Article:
I am an avid fan of American Idol and, though I’m ashamed to admit it, I also watch Dancing with the Stars.

I think cigars are disgusting. Even the smell of one being smoked makes me want to vomit.

All of this being said, I should point out that I do possess at least a handful of prototypical male traits too:

I can tell whether a team is running man-to-man or zone defense when I’m watching a basketball game.

I can tune up a car, as long as it was built before about 1980.

I love to grill pretty much anything; I have a magnetic, primal attraction to fire.

I absolutely adore scratching myself, and I do so any time I have the opportunity.

I say “dude” reflexively far too often in casual conversation (also a dead giveaway of my whiteness).

I am obsessed with boobs. I can think of nothing negative to say about boobs whatsoever, and regardless of shape, size or age, I have yet to encounter a pair of boobs from which I can’t derive at least some modicum of enjoyment.

I am a voracious fan of all things Monty Python, and I have a special place in my heart for the Three Stooges.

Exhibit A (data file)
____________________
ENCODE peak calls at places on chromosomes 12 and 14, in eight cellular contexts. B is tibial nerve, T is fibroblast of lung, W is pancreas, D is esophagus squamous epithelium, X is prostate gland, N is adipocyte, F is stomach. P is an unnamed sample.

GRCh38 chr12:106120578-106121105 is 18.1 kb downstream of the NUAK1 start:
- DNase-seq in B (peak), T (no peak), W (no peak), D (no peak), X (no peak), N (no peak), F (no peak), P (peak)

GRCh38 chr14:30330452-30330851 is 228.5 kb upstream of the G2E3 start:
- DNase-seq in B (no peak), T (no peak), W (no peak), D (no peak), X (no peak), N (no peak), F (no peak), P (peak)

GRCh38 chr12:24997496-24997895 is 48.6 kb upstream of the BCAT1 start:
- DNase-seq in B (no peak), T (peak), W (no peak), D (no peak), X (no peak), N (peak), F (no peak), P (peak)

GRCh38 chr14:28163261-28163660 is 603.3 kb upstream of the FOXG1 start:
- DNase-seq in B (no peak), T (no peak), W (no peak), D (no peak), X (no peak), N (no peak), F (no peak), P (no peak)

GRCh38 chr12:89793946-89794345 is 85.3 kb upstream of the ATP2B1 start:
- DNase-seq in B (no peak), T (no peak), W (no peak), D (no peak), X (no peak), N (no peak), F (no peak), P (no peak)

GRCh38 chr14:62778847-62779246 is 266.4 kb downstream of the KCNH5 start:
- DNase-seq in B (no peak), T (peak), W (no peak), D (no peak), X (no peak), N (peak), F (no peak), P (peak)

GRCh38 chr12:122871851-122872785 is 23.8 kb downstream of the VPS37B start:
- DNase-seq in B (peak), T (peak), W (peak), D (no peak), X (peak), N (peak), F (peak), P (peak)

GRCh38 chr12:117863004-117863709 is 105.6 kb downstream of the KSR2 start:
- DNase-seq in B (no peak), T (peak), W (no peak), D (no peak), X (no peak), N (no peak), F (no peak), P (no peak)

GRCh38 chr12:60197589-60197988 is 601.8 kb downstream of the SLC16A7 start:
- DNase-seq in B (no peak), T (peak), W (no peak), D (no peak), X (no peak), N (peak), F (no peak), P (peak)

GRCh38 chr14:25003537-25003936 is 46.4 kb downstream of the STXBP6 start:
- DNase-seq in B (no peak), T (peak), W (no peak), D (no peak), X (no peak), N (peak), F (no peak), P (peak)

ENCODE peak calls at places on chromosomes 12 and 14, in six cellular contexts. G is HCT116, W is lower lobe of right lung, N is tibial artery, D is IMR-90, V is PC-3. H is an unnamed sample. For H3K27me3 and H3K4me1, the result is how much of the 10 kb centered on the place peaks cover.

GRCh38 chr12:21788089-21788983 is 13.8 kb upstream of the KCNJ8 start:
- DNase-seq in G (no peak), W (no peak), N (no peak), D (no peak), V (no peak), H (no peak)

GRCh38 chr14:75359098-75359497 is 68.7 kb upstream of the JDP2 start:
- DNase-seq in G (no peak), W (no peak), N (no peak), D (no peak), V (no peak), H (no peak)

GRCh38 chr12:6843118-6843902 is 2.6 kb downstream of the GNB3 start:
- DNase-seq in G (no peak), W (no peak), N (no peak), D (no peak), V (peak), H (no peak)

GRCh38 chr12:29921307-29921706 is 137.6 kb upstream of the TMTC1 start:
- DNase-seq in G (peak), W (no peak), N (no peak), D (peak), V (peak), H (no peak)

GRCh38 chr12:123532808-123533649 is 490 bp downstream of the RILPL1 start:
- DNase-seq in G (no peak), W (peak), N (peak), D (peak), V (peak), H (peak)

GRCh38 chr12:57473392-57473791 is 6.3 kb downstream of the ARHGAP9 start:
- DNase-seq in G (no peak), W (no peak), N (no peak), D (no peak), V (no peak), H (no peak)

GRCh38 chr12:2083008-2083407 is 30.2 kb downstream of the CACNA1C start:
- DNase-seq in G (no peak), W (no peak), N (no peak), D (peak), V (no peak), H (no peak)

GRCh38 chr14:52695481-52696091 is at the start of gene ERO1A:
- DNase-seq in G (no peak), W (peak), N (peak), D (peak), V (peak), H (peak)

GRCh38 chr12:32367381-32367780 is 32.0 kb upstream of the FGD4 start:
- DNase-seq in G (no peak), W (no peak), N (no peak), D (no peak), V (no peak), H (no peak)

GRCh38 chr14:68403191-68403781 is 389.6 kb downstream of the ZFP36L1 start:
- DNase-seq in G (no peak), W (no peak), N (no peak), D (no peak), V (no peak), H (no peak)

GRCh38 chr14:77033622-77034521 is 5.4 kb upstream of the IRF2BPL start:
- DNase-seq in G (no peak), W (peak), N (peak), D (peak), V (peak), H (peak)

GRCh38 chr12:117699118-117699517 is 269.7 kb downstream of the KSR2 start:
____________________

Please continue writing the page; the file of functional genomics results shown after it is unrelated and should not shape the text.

I can quote every single line from any Quentin Tarantino Movie – the good ones, at least, before someone told him he had talent and got obnoxious.

I can name every artist and album name for any 80’s heavy metal song ever played. On a good day, I can also nail the year it was released, what label they were signed to and every member of the band at the time.

I enjoy scotch, even when no one is watching, and I can explain the difference between a lager, an IPA and a stout. I also consider it heresy to put a piece of fruit in a beer under any circumstances.

Another critical part of my potentially emasculated male self-image lies in the very fact that I’m involved in church. Not only that, but my wife is the one in charge and I’m in a support role. We started a church a little over five years ago in our living room, and we’ve graduated to a “big kid” building, with chairs, toilets and everything. But despite the pretty amazing diversity in our congregation with regard to age, income level, ethnicity and even religious background, the great majority of people at church are women.